Glossary D

Decussating means switching the transmission of information from one side of the body to the contralateral side of the brain.
Deduction is defined as the method of reasoning by which conclusions must follow from certain assumptions , principles, or concepts. If there are five people in a room, for example, one can deduce that there are also four; or if it is assumed that everything in nature exists for a purpose, then one can conclude that humans, too, exist for a purpose. Deductive reasoning proceeds from the general to the particular. It is the use of a general statement as the basis for reaching a conclusion about specific examples. Deduction is also known as Deductive reasoning.
Deductive reasoning refers to the process of reasoning from one or more general statements regarding what is known to reach a logically certain conclusion; drawing conclusions from facts or from only the given premises; reasoning from a known principle to an unknown; from the general to the specific; from a premise to a logical conclusion.

Deductive thought refers to thought that applies a general set of rules to specific situations, as in the use of the Laws of gravity to predict the behavior of a single falling object.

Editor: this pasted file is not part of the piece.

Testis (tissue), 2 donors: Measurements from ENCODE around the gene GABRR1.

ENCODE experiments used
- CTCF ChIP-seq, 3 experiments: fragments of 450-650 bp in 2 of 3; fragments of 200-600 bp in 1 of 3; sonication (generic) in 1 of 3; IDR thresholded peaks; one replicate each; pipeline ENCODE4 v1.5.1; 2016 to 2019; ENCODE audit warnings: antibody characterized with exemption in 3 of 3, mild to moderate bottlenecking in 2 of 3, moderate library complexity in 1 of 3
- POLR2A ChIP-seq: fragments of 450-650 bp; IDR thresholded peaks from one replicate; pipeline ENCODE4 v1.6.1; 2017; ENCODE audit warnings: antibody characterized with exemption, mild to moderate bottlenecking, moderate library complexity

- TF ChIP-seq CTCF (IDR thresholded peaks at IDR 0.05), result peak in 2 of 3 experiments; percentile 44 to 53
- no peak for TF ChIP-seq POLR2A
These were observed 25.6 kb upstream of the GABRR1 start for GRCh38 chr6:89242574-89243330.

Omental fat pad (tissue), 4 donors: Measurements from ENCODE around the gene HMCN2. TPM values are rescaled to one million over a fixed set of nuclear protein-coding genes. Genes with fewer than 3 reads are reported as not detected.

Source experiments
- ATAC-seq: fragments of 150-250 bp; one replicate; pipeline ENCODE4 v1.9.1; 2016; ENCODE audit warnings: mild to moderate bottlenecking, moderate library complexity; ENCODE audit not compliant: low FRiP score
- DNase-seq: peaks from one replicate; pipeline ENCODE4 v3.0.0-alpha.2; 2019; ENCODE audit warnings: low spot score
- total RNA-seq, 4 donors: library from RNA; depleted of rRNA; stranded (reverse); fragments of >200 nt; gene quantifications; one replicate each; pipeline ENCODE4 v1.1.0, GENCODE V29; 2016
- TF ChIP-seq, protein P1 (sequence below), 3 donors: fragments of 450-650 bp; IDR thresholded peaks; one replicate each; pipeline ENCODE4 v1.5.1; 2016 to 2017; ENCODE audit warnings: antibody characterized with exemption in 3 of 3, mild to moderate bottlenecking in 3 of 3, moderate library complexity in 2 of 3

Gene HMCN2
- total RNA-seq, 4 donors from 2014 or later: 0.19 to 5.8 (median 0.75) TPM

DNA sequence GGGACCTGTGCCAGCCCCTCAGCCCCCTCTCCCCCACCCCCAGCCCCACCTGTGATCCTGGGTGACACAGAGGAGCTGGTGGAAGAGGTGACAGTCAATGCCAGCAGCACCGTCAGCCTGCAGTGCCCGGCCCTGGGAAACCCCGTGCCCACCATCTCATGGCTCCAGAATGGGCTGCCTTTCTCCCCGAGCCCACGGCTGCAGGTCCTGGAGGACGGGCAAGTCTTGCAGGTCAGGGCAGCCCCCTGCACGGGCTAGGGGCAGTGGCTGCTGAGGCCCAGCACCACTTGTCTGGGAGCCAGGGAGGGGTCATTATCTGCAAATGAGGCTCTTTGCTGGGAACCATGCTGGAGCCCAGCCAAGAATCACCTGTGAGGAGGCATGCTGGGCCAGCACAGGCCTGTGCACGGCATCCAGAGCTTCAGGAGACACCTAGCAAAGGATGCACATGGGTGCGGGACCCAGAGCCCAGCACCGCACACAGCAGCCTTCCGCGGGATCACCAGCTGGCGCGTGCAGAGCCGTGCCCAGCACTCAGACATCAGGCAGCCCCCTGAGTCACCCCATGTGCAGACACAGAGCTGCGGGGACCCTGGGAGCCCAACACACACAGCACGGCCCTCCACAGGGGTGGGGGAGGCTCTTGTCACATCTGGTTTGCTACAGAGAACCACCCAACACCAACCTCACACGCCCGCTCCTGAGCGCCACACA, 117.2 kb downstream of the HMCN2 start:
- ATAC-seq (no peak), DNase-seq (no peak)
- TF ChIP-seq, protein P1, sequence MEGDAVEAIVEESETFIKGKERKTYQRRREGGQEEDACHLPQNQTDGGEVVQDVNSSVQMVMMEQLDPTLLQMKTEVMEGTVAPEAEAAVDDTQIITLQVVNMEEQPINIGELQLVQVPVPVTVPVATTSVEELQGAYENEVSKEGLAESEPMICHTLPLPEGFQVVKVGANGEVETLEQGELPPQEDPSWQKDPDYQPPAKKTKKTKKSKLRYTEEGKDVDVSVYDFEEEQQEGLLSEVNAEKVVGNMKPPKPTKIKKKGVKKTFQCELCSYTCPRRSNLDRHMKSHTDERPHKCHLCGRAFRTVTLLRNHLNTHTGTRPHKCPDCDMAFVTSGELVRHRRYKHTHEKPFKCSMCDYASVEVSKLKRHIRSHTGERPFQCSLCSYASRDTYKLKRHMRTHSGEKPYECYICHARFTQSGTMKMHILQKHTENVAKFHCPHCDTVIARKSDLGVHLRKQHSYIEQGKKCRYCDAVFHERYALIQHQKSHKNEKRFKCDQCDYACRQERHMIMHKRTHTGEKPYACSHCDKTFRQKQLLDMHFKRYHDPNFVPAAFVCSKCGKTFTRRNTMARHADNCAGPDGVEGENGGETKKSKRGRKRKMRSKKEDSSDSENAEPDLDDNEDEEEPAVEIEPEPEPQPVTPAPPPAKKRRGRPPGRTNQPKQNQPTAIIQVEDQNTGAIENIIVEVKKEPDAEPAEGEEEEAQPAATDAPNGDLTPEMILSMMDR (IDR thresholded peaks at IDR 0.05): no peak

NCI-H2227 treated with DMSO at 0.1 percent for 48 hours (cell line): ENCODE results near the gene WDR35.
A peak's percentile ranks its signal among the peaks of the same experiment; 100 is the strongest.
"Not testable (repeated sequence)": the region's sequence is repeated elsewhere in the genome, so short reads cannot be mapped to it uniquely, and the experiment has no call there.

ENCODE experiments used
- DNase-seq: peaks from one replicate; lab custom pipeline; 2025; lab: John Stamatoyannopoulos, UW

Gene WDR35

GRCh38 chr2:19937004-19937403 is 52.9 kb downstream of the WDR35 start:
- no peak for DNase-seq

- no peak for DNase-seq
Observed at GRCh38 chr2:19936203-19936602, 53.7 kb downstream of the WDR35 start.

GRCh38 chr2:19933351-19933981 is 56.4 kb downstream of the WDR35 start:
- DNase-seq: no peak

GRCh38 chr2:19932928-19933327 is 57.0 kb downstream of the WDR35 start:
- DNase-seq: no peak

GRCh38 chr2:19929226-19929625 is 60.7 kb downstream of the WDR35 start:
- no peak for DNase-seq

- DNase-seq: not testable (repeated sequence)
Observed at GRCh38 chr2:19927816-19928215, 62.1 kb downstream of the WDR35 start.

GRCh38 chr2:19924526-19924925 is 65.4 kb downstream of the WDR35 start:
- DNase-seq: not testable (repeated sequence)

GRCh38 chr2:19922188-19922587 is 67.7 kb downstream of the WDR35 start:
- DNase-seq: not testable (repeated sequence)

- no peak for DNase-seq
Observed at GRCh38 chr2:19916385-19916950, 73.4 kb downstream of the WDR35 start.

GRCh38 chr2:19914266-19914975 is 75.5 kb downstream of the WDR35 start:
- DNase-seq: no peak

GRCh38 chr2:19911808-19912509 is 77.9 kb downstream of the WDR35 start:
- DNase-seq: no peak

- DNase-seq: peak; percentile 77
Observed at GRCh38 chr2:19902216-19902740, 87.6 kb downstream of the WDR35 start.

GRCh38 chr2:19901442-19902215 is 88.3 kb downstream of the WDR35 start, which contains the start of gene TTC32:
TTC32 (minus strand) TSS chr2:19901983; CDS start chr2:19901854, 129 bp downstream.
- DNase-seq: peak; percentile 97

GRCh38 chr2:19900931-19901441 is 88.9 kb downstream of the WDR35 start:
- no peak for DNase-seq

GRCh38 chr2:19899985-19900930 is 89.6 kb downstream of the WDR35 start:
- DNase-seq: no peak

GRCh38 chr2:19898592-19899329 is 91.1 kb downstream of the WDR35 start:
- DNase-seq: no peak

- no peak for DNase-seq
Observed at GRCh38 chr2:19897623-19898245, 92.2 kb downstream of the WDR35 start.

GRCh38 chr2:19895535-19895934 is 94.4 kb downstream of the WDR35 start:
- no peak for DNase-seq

Deductive validity refers to a property of some logical arguments such that it is impossible for the premises to be true and the conclusion(s) to be false. It also means logical soundness

Deep sleep refers to 3rd and 4th stages of NREM sleep during which delta waves are produced.

A Deep Brain Stimulation (DBS) delivers a constant low electrical stimulation to a small region of the brain, through implanted electrodes connected to an implanted battery. It is used to partially restore normal movements in Parkinson's disease, essential tremor, and dystonia.

Deep dyslexia refers to a reading disorder characterized by an impaired ability to sound out words, while wholeword skills are unimpaired.

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